Article 7(1) of IPRED provides for the possibility, in appropriate cases, to issue measures to preserve evidence without the other party having been heard (i.e. ex parte), in particular where any delay is likely to cause irreparable harm to the rightholder or where there is a demonstrable risk of evidence being destroyed.
Similarly, as provided in Article 9(4) of IPRED provisional and precautionary measures may be issued ex parte in particular where any delay would cause irreparable harm to the rightholder. In such cases, due to the urgent nature and/or the need not to inform the defendant in advance, the decision on the award of the measures is taken on a unilateral basis without prior notification and hearing. Thus, it is without the defendant being given the chance to submit arguments in its defence, even if the defendant may suffer from the possible severity of the impact of the measure awarded.
Articles 7 and 9 provide for a number of safeguards, notably the fact that such ex parte injunctions can be granted only on specific grounds, must be immediately communicated to the defendant after their execution and are subject to judicial review ex post, where the defendant can be heard. Nonetheless, the fact remains (de) that such ex parte measures significantly affect the defendant’s fundamental right to be heard and defend himself in court, which is part of the fundamental right to a fair trial.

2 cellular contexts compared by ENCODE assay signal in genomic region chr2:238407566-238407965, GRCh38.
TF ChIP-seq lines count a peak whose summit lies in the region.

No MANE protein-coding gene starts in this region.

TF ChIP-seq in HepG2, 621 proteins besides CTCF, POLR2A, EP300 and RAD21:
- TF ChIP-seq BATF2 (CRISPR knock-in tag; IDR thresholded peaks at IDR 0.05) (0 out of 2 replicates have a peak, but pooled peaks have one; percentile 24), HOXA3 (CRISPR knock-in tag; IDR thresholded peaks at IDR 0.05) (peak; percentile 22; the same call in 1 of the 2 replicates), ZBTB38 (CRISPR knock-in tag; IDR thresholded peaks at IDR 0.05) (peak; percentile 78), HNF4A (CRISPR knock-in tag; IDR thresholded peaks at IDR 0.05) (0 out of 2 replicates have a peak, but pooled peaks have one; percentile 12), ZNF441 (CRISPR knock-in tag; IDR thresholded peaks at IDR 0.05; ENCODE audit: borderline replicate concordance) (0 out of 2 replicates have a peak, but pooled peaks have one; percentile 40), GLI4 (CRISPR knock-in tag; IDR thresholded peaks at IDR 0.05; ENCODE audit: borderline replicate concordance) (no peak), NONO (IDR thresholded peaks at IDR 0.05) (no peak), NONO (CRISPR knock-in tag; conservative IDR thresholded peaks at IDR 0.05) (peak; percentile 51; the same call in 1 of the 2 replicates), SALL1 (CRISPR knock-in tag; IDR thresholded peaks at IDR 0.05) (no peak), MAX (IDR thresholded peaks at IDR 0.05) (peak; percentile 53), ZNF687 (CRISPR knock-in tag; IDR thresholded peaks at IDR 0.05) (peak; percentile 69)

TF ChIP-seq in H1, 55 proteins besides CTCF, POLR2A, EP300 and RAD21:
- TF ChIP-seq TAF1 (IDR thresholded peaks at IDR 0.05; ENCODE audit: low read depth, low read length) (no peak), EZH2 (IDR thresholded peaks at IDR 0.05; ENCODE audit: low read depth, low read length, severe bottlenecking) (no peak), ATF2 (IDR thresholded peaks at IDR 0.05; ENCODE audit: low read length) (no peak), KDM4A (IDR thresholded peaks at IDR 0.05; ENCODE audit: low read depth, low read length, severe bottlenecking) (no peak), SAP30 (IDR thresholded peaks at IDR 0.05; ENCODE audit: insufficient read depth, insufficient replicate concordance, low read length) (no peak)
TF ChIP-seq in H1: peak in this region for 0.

Limitations to the right to be heard should therefore in principle only be imposed under these articles while providing for the necessary safeguards and to the extent that such limitations are necessary to ensure the rights to protection of intellectual property and to effective judicial protection of the applicant, which are also fundamental rights guaranteed under the Charter.
In order to achieve a fair balance between these conflicting interests and fundamental rights, some Member States (Belgium, France, Germany, the Netherlands and Spain) and Rule 207 of the Rules of Procedure of the Unified Patent Court provide for the instrument of protective brief, referred to also as protective letter or protective writ.
With a protective brief, a defendant fearing to be sued for an IPR infringement (for instance, because it has received a warning letter from the rightholder) informs the competent judicial authorities in advance, (i.e. even before an application has been made), why the potential infringement claim is, according to the defendant, not founded. The main purpose of the protective brief is to provide the judicial authorities with as much relevant information as possible, without hearing the defendants once the application for a preliminary injunction has been made, before taking a decision on that application.
Although not expressly provided for in IPRED, the instrument of a protective brief can be seen as a good instrument to help balance, in a fair and proportionate manner, the various conflicting interests and fundamental rights at issue in relation to the possibility of issuing ex parte measures set out in Articles 7(1) and 9(4) of IPRED.